He said he also could not remember how the sexual encounter started.

"At the critical point when the sexual encounter has already started, suddenly your memory becomes clear. Can you see how that might look a little bit convenient?"

Ward responded: "At no point did she say no, at no point was she struggling, at no point did she tell me to get out of her room."

He said he could not recall details because the event was so long ago.

Open mind

In his opening address this morning, Rogers told the jury that his client did not need to take the stand.

"He doesn't have to do that. He wants you to hear his side of the story. We know from our experience of life that there is always two sides to every story.

"I'm asking you to keep an open mind until the end of the trial."

Rogers told the jury they would also hear from other Navy officers and witnesses who would corroborate Ward's version of events, and who would express differing points of view to the complainant.

Ward has also countered the woman's claims about discrepancies in official log books and navigational records.

The victim alleged that Ward made uninvited and unnecessary contact with her while they carried out their duties.

Ward said that official records showed the pair were never alone together.

The woman said these had not been signed and were therefore not correct, and that there might have been a second copy of such documents that were also used.

Ward disputed this, as he said it would be against Navy protocol to have incorrect or incomplete records.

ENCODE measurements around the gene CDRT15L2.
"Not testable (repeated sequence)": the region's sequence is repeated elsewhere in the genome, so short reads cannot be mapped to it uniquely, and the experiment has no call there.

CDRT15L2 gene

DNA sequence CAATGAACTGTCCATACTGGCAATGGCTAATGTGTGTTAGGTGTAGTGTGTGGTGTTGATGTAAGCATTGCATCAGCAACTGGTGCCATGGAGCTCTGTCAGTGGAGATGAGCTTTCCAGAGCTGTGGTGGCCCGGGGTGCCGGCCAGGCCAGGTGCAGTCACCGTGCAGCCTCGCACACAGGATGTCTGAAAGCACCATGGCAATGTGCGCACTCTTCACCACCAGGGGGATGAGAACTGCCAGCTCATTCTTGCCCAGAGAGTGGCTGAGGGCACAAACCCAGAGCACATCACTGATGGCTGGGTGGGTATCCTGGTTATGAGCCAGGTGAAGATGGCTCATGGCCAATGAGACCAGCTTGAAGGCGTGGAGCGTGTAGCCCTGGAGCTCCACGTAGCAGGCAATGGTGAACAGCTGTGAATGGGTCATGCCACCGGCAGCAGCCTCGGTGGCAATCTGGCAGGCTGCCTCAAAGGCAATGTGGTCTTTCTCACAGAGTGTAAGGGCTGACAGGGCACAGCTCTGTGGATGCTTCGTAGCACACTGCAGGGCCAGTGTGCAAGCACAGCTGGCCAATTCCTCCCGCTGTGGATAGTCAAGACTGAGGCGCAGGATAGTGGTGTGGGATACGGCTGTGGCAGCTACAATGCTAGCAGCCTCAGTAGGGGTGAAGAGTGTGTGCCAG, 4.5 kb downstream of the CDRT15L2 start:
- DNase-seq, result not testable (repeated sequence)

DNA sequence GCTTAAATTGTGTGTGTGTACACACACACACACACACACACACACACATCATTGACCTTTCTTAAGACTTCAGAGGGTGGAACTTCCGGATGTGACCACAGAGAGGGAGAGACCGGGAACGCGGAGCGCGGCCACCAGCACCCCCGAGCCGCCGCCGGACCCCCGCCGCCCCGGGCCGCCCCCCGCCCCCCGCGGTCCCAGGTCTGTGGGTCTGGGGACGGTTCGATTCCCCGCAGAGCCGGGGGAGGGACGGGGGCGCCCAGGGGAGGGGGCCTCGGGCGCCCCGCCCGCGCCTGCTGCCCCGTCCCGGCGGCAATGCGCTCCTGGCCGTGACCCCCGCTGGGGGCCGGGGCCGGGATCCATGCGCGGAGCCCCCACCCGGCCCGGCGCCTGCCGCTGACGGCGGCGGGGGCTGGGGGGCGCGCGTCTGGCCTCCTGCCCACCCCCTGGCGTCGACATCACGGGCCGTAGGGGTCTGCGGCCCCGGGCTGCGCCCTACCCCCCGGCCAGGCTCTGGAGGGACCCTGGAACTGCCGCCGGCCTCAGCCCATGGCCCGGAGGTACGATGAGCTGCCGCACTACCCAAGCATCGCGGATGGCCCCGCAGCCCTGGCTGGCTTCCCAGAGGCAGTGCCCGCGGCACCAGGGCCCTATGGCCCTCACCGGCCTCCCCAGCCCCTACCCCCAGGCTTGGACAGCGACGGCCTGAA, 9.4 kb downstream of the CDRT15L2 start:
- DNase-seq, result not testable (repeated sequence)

Ward also said he never apologised to the woman at a party in 2012, as she claims.

He said the pair were seated at a table together and she admired his phone case.

He said the pair swapped phone covers, and he then presented a red phone cover to the jury.

Crown Prosecutor Alysha Mcclintock asked Ward about the evidence of another female officer.

That woman told the jury yesterday that Ward propositioned her the night before the alleged attack, and was later in a female-only cabin talking to the alleged victim.

"I suggest what has happened here is you have turned your intentions from [the witness] to [the alleged victim]," said Mcclintock.

"You have gone to that cabin with sexual intentions ... and been put off by [the other woman]."

Memory

Ward said he could not recall either incidents.

"I can't accept it because I don't remember."

He accepted he also could not dispute it.

He said he also could not remember how the sexual encounter started.

"At the critical point when the sexual encounter has already started, suddenly your memory becomes clear. Can you see how that might look a little bit convenient?"

Ward responded: "At no point did she say no, at no point was she struggling, at no point did she tell me to get out of her room."

He said he could not recall the details because the event was so long ago.

A witness has told the jury that it would not make sense to have multiple log books on a Navy ship.

The man, who also cannot be named, gave evidence this afternoon.

He is an experienced Navy officer, but his rank cannot be revealed.

He told the jury that it "would not make sense" for multiple record books to be kept.

The man also said that he remembered the alleged victim as a "normal, average" officer.

"There were [officers] who were worse and there were students who were better," he said.

He acknowledged that there was at least one page of a log book that was missing a signature.

He did not believe that "compromised the integrity" of the log books.

Another witness told the jury that the alleged victim "struggled" with some aspects of her performance in the Navy.

He said that the woman did not deal very well with negative feedback and would become "sullen and moody".

He said he never told her she was a top performing officer, which opposed what she told the jury.

The trial continues.

- NZ Herald